The future of the remote work industry

I've been working remotely since 2014. I was familiar with coworking, remote lifestyle and digital nomads a few years before that though - saw coworking offices popping up in central London around me.

Back then, coworking offices were mainly tailored to freelancers living in the city. They weren't nomads, and they weren't working remotely for sure - they were bouncing between in-office teams as a contractor - like me - or had a particular skill that required spending offline time with businesses around the city. The coworking offices were their pads where they spent time between two meetings or two assignments.

Since I started working remotely, I also started to notice the trends of the nomad industry - businesses that were targeted for those who wanted to work remotely. As always, the first-movers were the snake-oil sellers - those who were selling the dream. If you are working remotely, I bet you met at least one who told you how to live by a beach, while making money online. Then came the real businesses, selling services to those who embrace remote working, freelancers and companies alike.

Providing solutions for a fragmented new market

Because startups were the first who embraced remote working - mostly because of the budgetary benefits - selling to them was also done on a smaller scale. It was inevitable that the services were fragmented: establishing coworking offices and coliving hubs, helping to organize remote retreats, providing recruitment services to find remote talent or even "landing out" full teams of freelancers, and providing professional education on how to really work remotely.

Though these services and solutions are robust and it is fantastic to have them - they won't be the future of the remote work industry.

 

The future of the remote work industry

By Peter Benei

 

The future of remote work is in the benefits

Buffer did an amazing survey-research, the State of Remote Work 2019. There were many great insights in that research - please make sure you read the whole. I was particularly interested in two insights - the first was highlighted by Peter Fabor, founder of Surf Office. In a nutshell: though people now can work remotely, they are not working from a beach with a laptop on their lap or from some fancy coworking office. The stunning majority of them work from their homes. I'm also one of them by the way - I rarely work from a coworking office, and I genuinely hate working when I travel, it messes up my focus. Peter correlates the narrow market for coworking offices with the increasing demand for free coworking offices - less and less remote workers would want to pay for a desk. I think he is right, but he argues it is because of the will of the remote workers, as it is up to their decision.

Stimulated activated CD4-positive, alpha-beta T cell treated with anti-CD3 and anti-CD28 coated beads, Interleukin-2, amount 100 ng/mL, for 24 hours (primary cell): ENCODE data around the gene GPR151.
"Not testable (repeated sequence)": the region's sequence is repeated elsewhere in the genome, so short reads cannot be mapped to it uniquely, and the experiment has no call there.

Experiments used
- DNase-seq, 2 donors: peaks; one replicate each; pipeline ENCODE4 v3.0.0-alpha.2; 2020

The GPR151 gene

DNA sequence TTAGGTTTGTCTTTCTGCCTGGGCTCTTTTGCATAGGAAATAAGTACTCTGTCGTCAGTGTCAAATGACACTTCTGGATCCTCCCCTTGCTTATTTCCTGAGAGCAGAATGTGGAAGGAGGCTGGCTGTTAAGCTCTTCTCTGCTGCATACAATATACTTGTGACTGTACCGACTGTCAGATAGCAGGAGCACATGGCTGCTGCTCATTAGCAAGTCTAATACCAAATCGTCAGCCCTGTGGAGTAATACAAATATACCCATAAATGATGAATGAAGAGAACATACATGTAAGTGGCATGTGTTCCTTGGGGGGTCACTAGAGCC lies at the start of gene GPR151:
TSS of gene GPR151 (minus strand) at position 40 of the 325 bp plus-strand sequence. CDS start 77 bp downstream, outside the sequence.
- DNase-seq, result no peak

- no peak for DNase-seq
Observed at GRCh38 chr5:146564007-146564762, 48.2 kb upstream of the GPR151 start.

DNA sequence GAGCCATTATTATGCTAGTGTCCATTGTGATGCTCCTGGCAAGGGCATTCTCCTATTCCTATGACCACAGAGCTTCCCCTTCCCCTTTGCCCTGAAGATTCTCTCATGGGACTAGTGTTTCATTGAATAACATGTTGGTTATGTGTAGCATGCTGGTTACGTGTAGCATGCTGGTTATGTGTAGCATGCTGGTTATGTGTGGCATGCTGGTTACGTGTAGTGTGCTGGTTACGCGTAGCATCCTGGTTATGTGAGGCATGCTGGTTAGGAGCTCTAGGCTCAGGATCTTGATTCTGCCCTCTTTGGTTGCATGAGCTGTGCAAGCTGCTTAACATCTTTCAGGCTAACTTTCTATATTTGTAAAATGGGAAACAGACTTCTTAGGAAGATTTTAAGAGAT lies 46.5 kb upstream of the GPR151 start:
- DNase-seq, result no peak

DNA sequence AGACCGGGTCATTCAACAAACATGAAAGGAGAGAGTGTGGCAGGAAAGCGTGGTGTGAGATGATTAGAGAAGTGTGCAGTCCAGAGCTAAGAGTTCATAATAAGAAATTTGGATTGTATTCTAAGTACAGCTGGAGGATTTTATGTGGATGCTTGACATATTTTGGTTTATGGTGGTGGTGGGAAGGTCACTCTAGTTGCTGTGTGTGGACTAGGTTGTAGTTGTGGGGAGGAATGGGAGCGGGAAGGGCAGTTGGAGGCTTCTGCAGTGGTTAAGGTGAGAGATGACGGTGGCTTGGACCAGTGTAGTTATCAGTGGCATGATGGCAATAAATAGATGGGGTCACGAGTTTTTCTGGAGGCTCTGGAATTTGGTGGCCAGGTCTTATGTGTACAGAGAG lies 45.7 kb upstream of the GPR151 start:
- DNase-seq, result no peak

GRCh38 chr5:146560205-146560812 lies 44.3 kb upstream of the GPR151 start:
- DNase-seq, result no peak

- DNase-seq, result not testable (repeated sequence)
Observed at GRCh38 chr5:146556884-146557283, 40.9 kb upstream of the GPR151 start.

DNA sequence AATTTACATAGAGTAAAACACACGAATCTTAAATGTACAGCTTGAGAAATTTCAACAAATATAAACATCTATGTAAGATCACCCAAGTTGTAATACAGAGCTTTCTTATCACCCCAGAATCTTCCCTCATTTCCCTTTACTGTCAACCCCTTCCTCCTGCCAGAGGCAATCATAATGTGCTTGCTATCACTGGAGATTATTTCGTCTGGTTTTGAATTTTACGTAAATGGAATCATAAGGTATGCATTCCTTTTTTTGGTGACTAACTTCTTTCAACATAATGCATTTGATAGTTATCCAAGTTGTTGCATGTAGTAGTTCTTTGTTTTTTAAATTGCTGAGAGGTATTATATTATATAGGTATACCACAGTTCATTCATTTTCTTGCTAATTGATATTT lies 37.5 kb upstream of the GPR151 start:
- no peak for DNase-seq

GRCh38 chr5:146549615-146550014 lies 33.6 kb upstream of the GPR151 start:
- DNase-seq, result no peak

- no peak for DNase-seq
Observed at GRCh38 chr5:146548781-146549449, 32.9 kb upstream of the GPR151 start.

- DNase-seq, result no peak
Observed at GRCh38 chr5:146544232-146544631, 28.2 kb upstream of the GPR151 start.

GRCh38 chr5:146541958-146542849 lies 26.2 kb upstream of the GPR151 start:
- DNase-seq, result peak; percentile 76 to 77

The second insight which I found particularly interesting is how companies treat their remote employees. They don't treat them as employees at all. According to the Buffer study, remote companies rarely compensate for the costs of working - office, infrastructure or coffee. Remote retreats, travel insurance or any medical insurance, is not in the survey questions at all.

My immediate question is: how do we expect remote employees to pay more for remote services - coworking, education, gear or work infrastructure - if these payments cannot be reimbursed back to their employers. And I understand most of you would also say instantly: hey, we are freelancers, freedom to work anywhere comes with the opportunity to work with anyone as well. At least, as freelancers, we earn a comfortable living, we can take care of ourselves. I would say that is partially true: according to the same study, 67% of the remote workers earn less than $100K per year. From that, you can, of course, pay for everything by yourself - but it is not how a long-term career works.

The future is in global employment, not in remote work

I do believe that the way we work is fundamentally changing - remote working is just the start of it.

In the next couple of years, global employment will become increasingly common - big companies will not just 'allow home office' and ‘cooperate between regional offices’. They will genuinely embrace working with employees all over the world. With that, benefits & reimbursed costs will come - coworking offices will be switched to coworking complexes.

The line between a freelancer/contractor and a full-time remote employee will be blurred entirely. As global employment will become the norm, more and more industries will offer not fragmented, but comprehensive solutions for the new needs. Like what you see with fintech companies today, with their solutions to provide bank accounts for business and freelancers anywhere? Imagine the insurance or credit companies of tomorrow. The first ones are already here, offering their services for those who live a global lifestyle.

This change will be accelerated by those who enter the job market not by switching their office job to remote work - but by starting as a remote, global employee from day one.

Those companies who take their employees seriously, those who offer not just a remote work, but a global employment opportunity - will become the leaders of tomorrow.

 

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My name is Peter. Welcome, I’m glad you are here. I help companies to amplify their messages, create meaningful conversations, and scale up their business fast. My passion is remote business - I can help you to build, launch and grow your distributed company.

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